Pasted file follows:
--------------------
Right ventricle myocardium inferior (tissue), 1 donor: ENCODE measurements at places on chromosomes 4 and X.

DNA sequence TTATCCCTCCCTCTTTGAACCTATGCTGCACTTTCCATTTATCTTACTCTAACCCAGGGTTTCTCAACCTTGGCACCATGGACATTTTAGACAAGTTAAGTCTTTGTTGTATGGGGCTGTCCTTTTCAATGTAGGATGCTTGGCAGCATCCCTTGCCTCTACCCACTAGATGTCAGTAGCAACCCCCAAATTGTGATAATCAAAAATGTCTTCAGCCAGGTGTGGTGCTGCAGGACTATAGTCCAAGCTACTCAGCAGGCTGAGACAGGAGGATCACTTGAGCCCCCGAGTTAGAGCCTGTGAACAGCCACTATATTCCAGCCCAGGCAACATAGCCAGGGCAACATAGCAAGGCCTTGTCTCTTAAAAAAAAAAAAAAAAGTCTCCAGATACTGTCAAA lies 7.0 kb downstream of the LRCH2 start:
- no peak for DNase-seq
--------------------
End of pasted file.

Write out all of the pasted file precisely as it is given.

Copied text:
Right ventricle myocardium inferior (tissue), 1 donor: ENCODE measurements at places on chromosomes 4 and X.

DNA sequence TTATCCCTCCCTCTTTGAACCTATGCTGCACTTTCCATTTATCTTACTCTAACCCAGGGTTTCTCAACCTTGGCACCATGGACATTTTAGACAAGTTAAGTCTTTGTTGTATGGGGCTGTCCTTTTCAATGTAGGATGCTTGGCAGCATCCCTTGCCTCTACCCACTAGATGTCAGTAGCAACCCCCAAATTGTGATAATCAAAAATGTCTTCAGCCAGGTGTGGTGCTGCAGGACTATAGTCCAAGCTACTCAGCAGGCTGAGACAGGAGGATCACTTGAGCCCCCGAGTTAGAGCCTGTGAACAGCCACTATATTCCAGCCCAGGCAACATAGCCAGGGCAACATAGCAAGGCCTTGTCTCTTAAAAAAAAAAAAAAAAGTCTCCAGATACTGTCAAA lies 7.0 kb downstream of the LRCH2 start:
- no peak for DNase-seq